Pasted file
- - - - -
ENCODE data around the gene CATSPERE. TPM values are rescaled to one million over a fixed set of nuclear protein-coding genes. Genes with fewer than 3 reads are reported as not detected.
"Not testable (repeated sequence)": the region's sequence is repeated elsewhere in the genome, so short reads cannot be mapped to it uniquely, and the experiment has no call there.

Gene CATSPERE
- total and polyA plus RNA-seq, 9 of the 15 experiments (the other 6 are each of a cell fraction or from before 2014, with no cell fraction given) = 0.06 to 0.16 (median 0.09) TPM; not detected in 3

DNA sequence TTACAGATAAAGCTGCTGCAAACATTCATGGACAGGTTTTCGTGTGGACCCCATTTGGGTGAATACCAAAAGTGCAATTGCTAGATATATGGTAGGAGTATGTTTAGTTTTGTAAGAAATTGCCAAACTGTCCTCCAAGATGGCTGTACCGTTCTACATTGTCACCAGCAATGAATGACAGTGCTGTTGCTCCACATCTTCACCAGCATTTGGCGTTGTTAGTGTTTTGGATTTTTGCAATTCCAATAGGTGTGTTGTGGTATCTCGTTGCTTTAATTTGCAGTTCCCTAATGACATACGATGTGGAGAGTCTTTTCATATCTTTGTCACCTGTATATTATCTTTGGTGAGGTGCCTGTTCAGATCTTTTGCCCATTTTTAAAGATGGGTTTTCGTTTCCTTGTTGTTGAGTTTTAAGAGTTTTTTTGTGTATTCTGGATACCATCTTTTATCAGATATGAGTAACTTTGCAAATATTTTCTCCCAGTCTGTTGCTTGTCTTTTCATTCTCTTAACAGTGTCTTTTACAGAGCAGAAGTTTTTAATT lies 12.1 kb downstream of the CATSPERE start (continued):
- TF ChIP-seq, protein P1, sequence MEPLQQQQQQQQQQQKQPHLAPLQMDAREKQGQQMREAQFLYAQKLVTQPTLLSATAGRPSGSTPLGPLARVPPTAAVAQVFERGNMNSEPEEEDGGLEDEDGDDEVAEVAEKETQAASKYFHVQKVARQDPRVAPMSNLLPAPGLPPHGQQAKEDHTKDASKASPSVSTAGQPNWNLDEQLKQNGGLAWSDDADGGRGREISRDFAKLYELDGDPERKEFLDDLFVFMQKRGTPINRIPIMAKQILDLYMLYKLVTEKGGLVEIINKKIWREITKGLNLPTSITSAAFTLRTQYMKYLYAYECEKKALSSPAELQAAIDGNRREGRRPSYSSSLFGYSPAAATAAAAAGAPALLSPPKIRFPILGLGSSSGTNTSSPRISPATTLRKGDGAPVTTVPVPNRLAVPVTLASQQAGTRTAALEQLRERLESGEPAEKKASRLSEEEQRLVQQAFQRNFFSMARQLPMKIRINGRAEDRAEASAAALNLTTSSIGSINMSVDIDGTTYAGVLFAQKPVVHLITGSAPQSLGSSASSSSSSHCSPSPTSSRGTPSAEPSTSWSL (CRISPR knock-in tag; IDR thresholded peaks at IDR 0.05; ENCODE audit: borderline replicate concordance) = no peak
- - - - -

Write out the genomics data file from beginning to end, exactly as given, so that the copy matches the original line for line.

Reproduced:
ENCODE data around the gene CATSPERE. TPM values are rescaled to one million over a fixed set of nuclear protein-coding genes. Genes with fewer than 3 reads are reported as not detected.
"Not testable (repeated sequence)": the region's sequence is repeated elsewhere in the genome, so short reads cannot be mapped to it uniquely, and the experiment has no call there.

Gene CATSPERE
- total and polyA plus RNA-seq, 9 of the 15 experiments (the other 6 are each of a cell fraction or from before 2014, with no cell fraction given) = 0.06 to 0.16 (median 0.09) TPM; not detected in 3

DNA sequence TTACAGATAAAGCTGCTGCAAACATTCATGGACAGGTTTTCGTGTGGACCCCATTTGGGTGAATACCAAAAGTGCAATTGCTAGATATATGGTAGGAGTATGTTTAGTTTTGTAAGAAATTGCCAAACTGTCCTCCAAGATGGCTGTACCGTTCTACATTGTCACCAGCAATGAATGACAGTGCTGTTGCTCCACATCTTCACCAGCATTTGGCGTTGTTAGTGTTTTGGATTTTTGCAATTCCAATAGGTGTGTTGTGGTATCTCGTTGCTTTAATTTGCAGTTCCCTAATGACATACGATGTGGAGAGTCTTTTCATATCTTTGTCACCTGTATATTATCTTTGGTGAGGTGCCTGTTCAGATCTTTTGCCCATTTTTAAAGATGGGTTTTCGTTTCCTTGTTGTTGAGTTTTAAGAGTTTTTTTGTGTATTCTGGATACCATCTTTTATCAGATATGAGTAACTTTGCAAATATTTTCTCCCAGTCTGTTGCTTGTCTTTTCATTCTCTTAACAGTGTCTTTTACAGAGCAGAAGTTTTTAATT lies 12.1 kb downstream of the CATSPERE start (continued):
- TF ChIP-seq, protein P1, sequence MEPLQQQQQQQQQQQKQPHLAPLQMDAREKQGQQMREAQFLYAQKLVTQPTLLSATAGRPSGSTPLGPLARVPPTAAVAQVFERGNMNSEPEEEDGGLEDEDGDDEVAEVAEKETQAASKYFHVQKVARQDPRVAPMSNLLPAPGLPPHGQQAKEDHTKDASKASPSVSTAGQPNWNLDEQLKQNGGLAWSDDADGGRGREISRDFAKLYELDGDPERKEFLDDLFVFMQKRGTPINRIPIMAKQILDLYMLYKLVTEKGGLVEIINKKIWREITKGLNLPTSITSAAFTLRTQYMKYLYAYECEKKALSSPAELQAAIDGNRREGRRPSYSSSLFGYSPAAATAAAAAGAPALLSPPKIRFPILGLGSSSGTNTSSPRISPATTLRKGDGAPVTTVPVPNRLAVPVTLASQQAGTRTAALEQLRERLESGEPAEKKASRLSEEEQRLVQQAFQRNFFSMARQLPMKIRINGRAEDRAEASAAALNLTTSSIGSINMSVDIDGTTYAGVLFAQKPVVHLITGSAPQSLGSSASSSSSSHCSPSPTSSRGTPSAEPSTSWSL (CRISPR knock-in tag; IDR thresholded peaks at IDR 0.05; ENCODE audit: borderline replicate concordance) = no peak